Why Does The Moon Shine?

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Amman Aamir Profile
Amman Aamir answered
Since those ancient days when moon was worshiped, man has learned a great deal about the moon, and now, at last, human beings have landed there and explored parts of its cratered surface thus solving man of its mysteries.

But there is no mystery at all as to why the moon shines. It is a satellite of the earth. That is, it is a small body that revolves around it, just as the earth revolves around the sun.

The only reason we can see the moon from earth, or that it "shines", is because light from the sun strikes its surface and is reflected to us. Strangely enough, we can only see one side of the moon from the earth. This is because the moon rotates on its axis in the same length of time it takes for it to make its journey around the earth. Of course, man has seen the other side from television pictures sent back by the various Apollo crews as they orbited the moon.

Since the moon has no atmosphere, or air, the light from the sun which hits it has rather interesting effects. For about 14 days, the surface of the moon is heated by the direct rays of the sun to a temperature above that of boiling water. The other half of the lunar month, it is exposed to the cold of a long, dark night, because there is no air to stop the heat from the sun radiating away again. The earth does reflect light back on to the moon (this is called "earthshine") but it does little to help raise the temperature of the lunar night which can fall to about 200 degrees Centigrade!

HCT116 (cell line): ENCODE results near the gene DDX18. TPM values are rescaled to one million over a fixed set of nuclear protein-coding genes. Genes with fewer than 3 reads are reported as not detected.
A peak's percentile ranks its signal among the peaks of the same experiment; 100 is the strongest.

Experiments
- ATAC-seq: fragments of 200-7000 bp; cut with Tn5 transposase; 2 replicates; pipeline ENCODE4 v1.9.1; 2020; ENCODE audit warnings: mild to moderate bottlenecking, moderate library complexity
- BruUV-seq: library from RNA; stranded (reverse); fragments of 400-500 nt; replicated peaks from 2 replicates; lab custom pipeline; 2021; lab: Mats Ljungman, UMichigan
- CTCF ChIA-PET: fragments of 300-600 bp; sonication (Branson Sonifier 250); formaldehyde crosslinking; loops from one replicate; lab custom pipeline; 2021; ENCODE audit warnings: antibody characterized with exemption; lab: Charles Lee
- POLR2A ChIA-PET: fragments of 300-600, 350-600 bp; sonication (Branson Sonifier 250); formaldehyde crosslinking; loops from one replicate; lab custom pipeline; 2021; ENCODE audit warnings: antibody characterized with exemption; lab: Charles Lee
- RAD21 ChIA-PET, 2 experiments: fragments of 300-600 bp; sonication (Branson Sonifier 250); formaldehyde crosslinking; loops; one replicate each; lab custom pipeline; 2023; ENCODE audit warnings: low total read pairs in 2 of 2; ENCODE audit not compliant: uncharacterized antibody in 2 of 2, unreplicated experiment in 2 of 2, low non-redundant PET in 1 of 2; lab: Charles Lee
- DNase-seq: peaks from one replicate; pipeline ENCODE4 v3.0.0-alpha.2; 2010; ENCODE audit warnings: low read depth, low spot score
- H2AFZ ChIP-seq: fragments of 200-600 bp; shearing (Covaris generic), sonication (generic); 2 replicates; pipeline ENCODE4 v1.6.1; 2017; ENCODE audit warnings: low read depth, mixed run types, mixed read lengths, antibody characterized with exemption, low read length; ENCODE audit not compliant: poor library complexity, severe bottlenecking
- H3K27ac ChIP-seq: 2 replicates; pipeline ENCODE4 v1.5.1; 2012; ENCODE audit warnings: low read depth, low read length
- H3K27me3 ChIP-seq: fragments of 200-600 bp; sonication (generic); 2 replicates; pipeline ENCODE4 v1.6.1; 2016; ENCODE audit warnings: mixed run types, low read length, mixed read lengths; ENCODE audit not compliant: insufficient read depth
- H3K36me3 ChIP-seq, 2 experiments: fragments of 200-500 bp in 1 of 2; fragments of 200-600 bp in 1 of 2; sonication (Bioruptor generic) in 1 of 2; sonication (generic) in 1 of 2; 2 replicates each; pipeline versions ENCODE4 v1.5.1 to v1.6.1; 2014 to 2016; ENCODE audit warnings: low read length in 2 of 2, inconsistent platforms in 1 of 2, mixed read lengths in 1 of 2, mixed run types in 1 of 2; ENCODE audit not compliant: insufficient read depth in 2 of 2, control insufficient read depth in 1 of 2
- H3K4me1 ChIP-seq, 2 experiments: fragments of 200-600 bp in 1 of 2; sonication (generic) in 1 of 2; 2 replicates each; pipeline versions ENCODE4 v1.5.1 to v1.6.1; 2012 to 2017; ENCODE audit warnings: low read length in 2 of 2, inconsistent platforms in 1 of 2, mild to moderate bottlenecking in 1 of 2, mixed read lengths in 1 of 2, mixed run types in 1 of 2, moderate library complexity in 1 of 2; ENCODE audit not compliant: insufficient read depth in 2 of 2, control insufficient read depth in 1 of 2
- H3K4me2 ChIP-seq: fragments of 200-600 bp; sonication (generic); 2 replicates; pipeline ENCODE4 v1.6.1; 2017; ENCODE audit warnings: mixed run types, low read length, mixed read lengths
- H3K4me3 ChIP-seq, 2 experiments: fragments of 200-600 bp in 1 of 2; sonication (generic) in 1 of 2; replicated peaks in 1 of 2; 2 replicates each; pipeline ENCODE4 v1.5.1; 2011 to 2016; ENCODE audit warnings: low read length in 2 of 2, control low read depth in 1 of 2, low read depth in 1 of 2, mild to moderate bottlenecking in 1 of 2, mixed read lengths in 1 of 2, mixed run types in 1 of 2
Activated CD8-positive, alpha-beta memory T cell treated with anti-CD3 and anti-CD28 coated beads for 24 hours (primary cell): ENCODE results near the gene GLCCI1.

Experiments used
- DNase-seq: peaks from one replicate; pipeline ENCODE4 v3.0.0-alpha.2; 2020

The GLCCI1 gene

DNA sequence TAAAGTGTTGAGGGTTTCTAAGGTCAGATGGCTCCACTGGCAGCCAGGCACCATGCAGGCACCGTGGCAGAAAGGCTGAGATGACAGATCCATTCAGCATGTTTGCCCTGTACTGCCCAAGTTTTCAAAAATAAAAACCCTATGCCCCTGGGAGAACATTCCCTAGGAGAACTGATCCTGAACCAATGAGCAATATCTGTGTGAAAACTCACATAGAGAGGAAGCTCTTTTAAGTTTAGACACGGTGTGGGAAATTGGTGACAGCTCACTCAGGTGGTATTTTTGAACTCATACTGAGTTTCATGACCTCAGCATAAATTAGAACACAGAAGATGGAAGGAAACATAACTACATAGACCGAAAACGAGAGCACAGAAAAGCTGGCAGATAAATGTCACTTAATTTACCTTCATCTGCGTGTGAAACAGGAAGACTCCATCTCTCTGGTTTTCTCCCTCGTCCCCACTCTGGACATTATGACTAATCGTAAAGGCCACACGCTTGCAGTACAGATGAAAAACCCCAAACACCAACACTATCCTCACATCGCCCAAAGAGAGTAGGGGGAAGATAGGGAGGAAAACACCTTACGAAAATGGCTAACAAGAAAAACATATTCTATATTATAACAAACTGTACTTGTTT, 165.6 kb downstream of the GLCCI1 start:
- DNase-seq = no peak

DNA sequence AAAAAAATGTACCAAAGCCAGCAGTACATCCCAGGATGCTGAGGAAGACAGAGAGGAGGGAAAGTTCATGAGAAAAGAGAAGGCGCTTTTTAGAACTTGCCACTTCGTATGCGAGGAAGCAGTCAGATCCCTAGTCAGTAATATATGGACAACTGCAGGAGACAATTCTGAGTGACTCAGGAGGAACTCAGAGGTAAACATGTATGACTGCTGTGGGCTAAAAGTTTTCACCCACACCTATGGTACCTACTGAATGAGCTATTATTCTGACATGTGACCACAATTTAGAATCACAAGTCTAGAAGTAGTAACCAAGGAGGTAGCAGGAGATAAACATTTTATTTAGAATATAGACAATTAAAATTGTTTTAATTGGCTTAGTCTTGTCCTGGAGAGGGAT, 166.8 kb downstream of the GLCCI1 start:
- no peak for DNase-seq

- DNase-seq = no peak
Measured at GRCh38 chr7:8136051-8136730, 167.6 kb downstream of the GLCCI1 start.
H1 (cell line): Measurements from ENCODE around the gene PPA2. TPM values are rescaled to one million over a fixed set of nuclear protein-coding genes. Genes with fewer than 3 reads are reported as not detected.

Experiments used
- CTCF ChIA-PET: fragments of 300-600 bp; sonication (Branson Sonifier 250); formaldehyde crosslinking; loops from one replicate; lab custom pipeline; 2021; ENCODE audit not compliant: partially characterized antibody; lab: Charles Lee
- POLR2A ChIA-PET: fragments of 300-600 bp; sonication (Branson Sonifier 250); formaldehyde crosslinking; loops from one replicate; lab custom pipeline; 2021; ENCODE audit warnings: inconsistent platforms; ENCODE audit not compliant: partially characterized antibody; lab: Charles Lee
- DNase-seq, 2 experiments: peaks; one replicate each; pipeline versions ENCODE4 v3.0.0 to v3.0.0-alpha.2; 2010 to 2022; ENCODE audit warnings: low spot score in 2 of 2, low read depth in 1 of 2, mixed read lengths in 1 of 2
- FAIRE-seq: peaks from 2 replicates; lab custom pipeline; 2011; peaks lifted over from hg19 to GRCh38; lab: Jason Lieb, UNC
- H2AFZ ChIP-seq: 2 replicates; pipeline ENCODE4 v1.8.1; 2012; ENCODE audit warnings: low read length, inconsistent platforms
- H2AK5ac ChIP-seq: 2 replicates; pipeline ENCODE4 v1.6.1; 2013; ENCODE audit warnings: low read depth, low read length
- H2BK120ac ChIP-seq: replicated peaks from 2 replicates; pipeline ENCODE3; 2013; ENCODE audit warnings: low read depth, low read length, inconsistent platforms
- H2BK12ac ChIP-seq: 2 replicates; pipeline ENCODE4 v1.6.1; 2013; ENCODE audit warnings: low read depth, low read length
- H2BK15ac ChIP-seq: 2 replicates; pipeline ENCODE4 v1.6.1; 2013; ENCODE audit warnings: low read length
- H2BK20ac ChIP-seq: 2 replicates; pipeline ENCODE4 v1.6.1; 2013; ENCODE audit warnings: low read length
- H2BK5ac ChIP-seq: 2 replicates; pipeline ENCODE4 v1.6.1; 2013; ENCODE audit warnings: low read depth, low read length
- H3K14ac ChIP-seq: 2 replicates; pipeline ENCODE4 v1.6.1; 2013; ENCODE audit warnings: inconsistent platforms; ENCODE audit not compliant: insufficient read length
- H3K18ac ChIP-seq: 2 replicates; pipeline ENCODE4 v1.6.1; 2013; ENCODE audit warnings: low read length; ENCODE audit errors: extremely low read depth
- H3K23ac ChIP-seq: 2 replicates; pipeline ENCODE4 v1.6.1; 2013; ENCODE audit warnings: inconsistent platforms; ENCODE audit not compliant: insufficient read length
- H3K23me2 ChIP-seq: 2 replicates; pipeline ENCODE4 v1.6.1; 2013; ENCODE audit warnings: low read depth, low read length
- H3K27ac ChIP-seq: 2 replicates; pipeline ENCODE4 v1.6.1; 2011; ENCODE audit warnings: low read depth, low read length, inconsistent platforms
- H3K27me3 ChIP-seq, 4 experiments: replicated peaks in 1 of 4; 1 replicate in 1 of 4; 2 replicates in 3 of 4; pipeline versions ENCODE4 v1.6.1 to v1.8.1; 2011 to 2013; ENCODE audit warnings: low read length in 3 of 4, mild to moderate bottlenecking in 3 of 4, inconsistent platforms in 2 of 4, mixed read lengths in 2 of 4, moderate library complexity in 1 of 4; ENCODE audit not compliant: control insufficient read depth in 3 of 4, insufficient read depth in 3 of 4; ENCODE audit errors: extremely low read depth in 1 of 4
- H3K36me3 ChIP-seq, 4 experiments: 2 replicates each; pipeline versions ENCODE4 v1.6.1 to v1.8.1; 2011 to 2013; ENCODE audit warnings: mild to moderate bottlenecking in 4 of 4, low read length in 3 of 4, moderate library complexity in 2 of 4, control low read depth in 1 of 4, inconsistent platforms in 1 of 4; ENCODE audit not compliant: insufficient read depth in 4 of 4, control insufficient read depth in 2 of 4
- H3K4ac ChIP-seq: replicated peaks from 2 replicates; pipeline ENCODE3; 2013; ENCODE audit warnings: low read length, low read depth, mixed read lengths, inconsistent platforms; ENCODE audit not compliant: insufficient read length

Steve Theunissen Profile
Scientists, examining moon material brought back to earth by the astronauts, have found that as much as 50 percent of the moon's "soil" is made up of glass. This glass is in different shapes. Some of it is perfectly round, elliptical, teardrop-shaped, or dumbbell-shaped. Also the glass ranges in size from tiny specks up to beads a millimeter (about 1/25 inch) in size.
The surfaces of these glass beads are very smooth. When a light is shined on them they are extremely lustrous. Dr. Wernher von Braun, prominent in United States spaceflight programs, wrote of them as "glistening in sunlight like light-reflecting glass beads in a highway sign." While most of this glass is colorless, some of it is brown, yellow, red or green.
Even the moon's rocks show that they were made to reflect light, for they are pitted with small glass-lined hollows. Some of them are covered with spattered drops of glass and appear as if they were glazed.
Further, in their moon walk, at the bottom of small craters the astronauts found glinting spangles in the form of glazed spots resembling splashes of molten solder. These were on rocks and on the soil.
Anonymous Profile
Anonymous answered
It's getting light from the sun.... *sigh*

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